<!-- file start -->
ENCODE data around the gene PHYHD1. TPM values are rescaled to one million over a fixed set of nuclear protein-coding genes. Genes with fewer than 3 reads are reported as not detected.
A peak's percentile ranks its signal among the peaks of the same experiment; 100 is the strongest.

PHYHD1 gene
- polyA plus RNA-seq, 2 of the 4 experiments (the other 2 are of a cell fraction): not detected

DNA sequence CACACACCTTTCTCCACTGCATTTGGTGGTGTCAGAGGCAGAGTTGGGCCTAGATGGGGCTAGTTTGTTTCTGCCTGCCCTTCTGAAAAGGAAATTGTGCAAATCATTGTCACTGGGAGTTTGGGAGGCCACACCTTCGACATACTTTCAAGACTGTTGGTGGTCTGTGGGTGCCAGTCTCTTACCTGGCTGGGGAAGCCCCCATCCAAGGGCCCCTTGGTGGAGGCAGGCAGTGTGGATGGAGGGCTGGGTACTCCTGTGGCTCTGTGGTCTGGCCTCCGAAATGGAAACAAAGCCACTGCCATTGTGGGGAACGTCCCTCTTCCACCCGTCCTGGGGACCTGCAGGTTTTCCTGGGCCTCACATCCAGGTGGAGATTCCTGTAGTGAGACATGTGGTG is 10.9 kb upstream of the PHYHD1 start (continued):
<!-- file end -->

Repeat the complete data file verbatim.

ENCODE data around the gene PHYHD1. TPM values are rescaled to one million over a fixed set of nuclear protein-coding genes. Genes with fewer than 3 reads are reported as not detected.
A peak's percentile ranks its signal among the peaks of the same experiment; 100 is the strongest.

PHYHD1 gene
- polyA plus RNA-seq, 2 of the 4 experiments (the other 2 are of a cell fraction): not detected

DNA sequence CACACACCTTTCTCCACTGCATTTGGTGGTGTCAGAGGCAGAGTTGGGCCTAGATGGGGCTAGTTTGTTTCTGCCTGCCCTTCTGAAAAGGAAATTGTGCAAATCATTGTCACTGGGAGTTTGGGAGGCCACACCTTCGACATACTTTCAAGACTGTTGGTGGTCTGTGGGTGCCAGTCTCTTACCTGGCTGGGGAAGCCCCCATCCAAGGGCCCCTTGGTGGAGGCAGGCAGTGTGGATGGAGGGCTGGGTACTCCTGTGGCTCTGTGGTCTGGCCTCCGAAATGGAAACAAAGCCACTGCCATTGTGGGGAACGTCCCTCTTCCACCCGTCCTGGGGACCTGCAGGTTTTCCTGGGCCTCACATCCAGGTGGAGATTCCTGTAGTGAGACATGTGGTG is 10.9 kb upstream of the PHYHD1 start (continued):